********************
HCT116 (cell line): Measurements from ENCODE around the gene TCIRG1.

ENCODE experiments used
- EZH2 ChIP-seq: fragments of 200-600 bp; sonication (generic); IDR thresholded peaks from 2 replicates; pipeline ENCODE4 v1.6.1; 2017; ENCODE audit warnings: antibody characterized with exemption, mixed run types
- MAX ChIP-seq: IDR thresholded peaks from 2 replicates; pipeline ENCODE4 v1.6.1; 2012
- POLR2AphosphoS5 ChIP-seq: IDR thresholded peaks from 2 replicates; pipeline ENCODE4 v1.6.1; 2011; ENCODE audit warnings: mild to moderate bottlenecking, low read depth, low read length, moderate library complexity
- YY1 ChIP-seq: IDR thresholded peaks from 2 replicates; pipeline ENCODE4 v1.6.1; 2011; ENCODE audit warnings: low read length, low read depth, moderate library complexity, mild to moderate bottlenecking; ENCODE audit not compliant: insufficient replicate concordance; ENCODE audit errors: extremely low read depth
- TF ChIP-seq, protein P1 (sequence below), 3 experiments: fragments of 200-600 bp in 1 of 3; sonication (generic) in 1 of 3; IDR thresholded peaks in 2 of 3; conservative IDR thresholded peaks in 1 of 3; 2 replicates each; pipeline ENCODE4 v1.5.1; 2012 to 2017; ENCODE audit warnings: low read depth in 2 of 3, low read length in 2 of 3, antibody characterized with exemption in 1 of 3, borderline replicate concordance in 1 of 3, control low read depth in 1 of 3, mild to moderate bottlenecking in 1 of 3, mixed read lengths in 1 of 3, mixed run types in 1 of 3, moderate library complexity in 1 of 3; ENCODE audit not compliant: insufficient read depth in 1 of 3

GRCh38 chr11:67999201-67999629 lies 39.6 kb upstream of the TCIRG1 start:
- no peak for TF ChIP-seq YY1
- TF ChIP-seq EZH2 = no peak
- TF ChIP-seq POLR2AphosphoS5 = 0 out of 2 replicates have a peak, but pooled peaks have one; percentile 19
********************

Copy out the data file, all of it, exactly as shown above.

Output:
HCT116 (cell line): Measurements from ENCODE around the gene TCIRG1.

ENCODE experiments used
- EZH2 ChIP-seq: fragments of 200-600 bp; sonication (generic); IDR thresholded peaks from 2 replicates; pipeline ENCODE4 v1.6.1; 2017; ENCODE audit warnings: antibody characterized with exemption, mixed run types
- MAX ChIP-seq: IDR thresholded peaks from 2 replicates; pipeline ENCODE4 v1.6.1; 2012
- POLR2AphosphoS5 ChIP-seq: IDR thresholded peaks from 2 replicates; pipeline ENCODE4 v1.6.1; 2011; ENCODE audit warnings: mild to moderate bottlenecking, low read depth, low read length, moderate library complexity
- YY1 ChIP-seq: IDR thresholded peaks from 2 replicates; pipeline ENCODE4 v1.6.1; 2011; ENCODE audit warnings: low read length, low read depth, moderate library complexity, mild to moderate bottlenecking; ENCODE audit not compliant: insufficient replicate concordance; ENCODE audit errors: extremely low read depth
- TF ChIP-seq, protein P1 (sequence below), 3 experiments: fragments of 200-600 bp in 1 of 3; sonication (generic) in 1 of 3; IDR thresholded peaks in 2 of 3; conservative IDR thresholded peaks in 1 of 3; 2 replicates each; pipeline ENCODE4 v1.5.1; 2012 to 2017; ENCODE audit warnings: low read depth in 2 of 3, low read length in 2 of 3, antibody characterized with exemption in 1 of 3, borderline replicate concordance in 1 of 3, control low read depth in 1 of 3, mild to moderate bottlenecking in 1 of 3, mixed read lengths in 1 of 3, mixed run types in 1 of 3, moderate library complexity in 1 of 3; ENCODE audit not compliant: insufficient read depth in 1 of 3

GRCh38 chr11:67999201-67999629 lies 39.6 kb upstream of the TCIRG1 start:
- no peak for TF ChIP-seq YY1
- TF ChIP-seq EZH2 = no peak
- TF ChIP-seq POLR2AphosphoS5 = 0 out of 2 replicates have a peak, but pooled peaks have one; percentile 19